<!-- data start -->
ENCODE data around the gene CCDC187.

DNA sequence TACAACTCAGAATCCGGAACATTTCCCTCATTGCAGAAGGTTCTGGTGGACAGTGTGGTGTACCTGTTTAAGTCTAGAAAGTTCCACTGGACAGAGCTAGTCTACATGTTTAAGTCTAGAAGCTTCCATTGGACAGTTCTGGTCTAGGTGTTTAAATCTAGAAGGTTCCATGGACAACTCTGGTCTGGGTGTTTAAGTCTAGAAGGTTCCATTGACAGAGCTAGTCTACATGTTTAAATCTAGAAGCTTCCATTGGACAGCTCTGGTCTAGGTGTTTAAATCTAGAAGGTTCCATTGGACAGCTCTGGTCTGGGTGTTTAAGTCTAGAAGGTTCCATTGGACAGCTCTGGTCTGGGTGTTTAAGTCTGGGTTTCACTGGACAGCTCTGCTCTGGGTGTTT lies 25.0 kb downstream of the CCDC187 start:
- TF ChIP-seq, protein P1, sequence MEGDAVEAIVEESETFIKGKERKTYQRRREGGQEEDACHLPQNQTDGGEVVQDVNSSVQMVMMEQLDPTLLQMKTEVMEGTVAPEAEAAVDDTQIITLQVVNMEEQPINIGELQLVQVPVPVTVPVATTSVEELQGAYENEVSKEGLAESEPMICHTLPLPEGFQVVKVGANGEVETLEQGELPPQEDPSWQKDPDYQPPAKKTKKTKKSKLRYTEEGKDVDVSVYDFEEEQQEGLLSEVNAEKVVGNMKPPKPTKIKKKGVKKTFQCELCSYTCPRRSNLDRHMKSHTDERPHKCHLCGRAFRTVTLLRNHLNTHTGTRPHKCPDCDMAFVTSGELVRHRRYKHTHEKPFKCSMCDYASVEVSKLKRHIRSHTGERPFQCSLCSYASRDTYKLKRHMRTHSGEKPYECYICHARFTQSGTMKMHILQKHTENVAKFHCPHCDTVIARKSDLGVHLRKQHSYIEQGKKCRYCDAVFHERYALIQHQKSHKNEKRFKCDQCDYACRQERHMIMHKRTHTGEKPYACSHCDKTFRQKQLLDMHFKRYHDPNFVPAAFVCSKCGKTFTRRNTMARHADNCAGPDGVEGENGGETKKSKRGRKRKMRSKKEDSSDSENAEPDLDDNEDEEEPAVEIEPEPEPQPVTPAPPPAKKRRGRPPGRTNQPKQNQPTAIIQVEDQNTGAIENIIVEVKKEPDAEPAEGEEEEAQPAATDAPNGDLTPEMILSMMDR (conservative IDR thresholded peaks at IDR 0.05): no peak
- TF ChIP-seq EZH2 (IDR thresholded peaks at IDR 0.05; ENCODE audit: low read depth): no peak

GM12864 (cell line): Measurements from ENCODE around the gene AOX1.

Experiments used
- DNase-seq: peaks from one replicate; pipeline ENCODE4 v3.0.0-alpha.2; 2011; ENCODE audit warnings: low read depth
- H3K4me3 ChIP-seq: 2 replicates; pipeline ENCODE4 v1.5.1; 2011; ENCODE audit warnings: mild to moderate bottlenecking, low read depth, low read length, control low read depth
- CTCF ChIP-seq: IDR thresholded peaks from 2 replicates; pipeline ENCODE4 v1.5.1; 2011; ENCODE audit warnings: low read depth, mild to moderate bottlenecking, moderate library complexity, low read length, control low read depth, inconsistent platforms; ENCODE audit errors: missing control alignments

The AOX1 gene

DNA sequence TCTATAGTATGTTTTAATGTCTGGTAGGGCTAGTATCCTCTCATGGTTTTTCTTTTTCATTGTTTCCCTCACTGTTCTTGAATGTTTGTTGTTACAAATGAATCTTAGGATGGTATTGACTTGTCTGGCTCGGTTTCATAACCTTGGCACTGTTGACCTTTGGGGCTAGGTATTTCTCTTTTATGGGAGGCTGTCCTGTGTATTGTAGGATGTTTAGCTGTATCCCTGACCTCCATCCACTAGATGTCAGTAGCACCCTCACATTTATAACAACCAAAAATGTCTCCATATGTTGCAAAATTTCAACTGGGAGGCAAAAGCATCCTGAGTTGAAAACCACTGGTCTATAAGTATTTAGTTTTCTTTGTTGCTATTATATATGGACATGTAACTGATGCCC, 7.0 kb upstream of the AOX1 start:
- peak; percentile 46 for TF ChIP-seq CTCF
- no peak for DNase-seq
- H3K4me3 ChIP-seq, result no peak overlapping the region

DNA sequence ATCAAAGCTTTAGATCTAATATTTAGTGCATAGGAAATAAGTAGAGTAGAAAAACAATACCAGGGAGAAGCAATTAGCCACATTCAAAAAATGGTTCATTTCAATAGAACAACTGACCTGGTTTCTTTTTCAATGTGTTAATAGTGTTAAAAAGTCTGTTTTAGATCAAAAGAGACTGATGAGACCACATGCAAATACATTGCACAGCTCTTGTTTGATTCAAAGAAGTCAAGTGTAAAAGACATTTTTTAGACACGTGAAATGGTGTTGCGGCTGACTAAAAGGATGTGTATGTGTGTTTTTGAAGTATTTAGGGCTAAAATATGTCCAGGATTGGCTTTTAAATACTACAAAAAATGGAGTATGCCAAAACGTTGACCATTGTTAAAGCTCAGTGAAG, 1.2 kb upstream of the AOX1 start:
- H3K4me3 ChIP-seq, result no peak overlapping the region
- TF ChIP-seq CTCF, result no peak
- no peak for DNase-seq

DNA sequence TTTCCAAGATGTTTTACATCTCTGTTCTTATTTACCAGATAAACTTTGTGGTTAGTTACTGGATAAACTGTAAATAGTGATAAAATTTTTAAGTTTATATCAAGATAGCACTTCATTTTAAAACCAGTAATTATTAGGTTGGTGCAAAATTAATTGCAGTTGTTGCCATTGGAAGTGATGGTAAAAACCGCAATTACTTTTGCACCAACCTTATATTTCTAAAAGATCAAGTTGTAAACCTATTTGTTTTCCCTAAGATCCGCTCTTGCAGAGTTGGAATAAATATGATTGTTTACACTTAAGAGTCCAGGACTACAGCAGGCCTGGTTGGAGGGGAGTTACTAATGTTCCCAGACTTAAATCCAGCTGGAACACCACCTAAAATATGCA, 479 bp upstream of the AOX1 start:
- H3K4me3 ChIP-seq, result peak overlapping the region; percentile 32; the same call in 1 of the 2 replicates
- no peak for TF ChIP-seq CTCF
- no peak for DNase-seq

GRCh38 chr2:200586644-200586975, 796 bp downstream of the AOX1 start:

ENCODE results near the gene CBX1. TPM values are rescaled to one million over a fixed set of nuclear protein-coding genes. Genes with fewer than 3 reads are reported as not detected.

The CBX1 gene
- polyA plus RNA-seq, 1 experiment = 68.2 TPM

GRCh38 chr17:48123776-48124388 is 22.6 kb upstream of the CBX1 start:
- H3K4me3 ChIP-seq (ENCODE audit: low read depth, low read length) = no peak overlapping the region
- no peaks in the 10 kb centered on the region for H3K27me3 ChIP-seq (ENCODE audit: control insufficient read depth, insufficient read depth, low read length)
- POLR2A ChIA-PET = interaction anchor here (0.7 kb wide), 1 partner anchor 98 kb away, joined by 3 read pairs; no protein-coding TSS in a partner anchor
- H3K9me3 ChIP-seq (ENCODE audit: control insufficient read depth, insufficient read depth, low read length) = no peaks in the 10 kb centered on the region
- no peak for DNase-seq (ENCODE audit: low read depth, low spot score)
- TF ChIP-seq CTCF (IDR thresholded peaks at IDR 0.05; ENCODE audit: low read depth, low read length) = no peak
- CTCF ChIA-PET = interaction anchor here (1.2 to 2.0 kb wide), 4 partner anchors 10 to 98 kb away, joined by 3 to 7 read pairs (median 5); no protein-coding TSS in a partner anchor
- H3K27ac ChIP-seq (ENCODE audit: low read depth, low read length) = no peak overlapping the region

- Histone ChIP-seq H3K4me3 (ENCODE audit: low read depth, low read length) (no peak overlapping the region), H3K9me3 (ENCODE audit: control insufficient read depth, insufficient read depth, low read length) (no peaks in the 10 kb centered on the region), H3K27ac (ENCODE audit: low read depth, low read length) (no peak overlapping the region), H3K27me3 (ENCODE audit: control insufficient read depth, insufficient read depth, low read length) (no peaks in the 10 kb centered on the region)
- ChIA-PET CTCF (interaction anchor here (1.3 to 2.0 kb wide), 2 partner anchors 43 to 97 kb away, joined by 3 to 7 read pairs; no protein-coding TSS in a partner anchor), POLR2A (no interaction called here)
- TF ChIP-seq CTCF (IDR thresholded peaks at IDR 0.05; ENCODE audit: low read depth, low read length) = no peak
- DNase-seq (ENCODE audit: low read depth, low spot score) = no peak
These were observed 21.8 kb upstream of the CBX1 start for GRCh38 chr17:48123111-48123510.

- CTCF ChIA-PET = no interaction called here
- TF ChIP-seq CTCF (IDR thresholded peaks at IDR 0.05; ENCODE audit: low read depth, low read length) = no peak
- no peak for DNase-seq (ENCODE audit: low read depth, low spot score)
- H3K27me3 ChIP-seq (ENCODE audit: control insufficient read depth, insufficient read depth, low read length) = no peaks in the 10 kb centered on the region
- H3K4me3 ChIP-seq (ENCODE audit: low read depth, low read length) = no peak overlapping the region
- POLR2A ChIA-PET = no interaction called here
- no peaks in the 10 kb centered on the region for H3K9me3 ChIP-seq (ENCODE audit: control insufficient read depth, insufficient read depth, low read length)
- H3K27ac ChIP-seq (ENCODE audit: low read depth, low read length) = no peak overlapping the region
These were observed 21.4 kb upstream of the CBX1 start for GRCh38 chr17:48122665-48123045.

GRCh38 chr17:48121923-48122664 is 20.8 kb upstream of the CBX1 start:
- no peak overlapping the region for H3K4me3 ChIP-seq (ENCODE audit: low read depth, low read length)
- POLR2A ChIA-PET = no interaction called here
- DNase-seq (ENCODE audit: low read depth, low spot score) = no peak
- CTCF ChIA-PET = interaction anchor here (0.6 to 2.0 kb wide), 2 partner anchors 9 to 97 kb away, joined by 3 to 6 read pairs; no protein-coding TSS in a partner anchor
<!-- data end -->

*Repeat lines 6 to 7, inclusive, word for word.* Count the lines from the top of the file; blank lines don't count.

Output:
Experiments used
- DNase-seq: peaks from one replicate; pipeline ENCODE4 v3.0.0-alpha.2; 2011; ENCODE audit warnings: low read depth